Snoring is a rhythmic sound of varying idiosyncratic pitches. It disturbs the sleep of the victim and the partner. About 45 per cent of the population, mainly middle-aged men and post-menopausal women, snores. Children, too, can snore; 10 per cent snores regularly, 25 per cent has SDB (sleep disturbed breathing) and 2 percent has obstructive sleep apnoea (OSA) like adults. They stop breathing for 10 seconds or more several times every night.
Most children snore occasionally, especially if they have nasal congestion, allergies or are exposed to cigarette smoke. Snoring in children should be taken seriously if it is also causing disturbed sleep. Insufficient sleep can lead to fatigue, drowsiness or hyperactivity. Academic performance maybe poor with a lack of concentration. There may be aggression and other behavioural problems. There may be childhood obesity and hypertension.
In adults, snoring can be part of obstructive sleep apnoea (OSA) when the breathing completely stops for 10 seconds or longer at least 10 times during every hour of sleep. The person stops breathing, then partially wakes up with a grunt and starts to breathe again. The sleep is disturbed and not restful.
Often, the person also suffers from daytime drowsiness, cannot concentrate, expresses frustration and anger at minor occurrences, and may regularly have a headache or sore throat on awakening. Eventually, OSA can lead to high blood pressure and chest pain. It can cause people to doze off while driving and lead to accidents. Although snoring is more likely in men and in older women, it can occur in younger age groups. This may be because the airways are congenitally narrow, or the person has abnormalities in the airways like a deviated septum, a thick uvula or palate. This may be hereditary, and there may be a family history of snoring. Alcohol relaxes the throat muscles so that snoring is more likely after a bout of drinking. Breathing is inefficient in overweight people. Also, the throat may be thick with fat, mechanically obstructing breathing.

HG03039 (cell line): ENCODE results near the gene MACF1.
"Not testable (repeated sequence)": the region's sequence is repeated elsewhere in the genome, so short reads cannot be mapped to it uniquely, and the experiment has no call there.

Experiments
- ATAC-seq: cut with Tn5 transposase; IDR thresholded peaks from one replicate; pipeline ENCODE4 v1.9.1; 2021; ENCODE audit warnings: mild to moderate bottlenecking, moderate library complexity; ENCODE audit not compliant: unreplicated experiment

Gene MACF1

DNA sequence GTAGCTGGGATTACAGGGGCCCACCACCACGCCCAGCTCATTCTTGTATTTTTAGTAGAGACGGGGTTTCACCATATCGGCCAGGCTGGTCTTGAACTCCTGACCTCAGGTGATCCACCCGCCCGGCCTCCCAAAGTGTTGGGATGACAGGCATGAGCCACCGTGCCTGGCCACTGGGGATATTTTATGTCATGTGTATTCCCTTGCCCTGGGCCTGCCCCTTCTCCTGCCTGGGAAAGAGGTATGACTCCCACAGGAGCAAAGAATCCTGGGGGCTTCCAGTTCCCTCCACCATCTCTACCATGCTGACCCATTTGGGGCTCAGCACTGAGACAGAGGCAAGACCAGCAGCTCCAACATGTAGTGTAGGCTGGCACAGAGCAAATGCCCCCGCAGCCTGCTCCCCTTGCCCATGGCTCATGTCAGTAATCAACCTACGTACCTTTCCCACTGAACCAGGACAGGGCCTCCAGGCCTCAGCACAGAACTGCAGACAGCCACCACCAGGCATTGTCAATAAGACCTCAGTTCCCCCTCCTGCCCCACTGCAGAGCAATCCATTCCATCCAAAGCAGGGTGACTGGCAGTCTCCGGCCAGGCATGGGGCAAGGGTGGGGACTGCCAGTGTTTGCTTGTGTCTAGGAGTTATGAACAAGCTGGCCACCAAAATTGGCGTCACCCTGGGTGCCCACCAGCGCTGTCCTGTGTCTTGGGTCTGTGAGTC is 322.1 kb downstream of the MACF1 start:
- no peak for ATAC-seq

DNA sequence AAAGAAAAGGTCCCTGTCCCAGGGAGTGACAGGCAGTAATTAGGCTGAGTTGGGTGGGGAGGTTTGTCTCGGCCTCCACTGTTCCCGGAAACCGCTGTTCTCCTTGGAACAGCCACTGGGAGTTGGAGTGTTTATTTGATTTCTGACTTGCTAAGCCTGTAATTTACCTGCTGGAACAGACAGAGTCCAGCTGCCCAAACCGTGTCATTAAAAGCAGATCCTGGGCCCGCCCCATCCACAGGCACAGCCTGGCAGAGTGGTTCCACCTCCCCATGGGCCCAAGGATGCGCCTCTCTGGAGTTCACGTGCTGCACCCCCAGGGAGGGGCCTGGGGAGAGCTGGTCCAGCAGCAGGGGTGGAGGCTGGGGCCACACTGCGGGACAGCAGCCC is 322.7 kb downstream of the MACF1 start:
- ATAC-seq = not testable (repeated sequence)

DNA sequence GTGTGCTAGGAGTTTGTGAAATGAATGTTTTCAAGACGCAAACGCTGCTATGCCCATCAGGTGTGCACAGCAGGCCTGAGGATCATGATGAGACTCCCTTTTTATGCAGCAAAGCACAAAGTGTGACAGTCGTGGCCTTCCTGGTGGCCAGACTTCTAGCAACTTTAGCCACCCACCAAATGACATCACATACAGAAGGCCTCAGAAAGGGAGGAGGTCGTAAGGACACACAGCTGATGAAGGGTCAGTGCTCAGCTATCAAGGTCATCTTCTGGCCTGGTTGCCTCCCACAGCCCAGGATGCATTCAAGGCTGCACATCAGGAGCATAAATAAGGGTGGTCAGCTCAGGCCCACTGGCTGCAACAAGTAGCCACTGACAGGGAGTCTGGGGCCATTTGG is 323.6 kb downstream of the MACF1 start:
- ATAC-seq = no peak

Some simple lifestyle changes can help stop snoring:
Try these measures for two to three months. If there is no improvement, you need to consult a physician. There are professionals who specialise in the diagnosis and treatment of snoring. You may need to spend a night in a sleep lab so that they can figure out precisely what is happening.
Sometimes, especially with OSA, continuous positive airway pressure (CPAP) machine may be needed. This uses an air pump to move air through a nasal mask. Oral devices can be fitted and put in before bedtime to keep your tongue and jaw in place.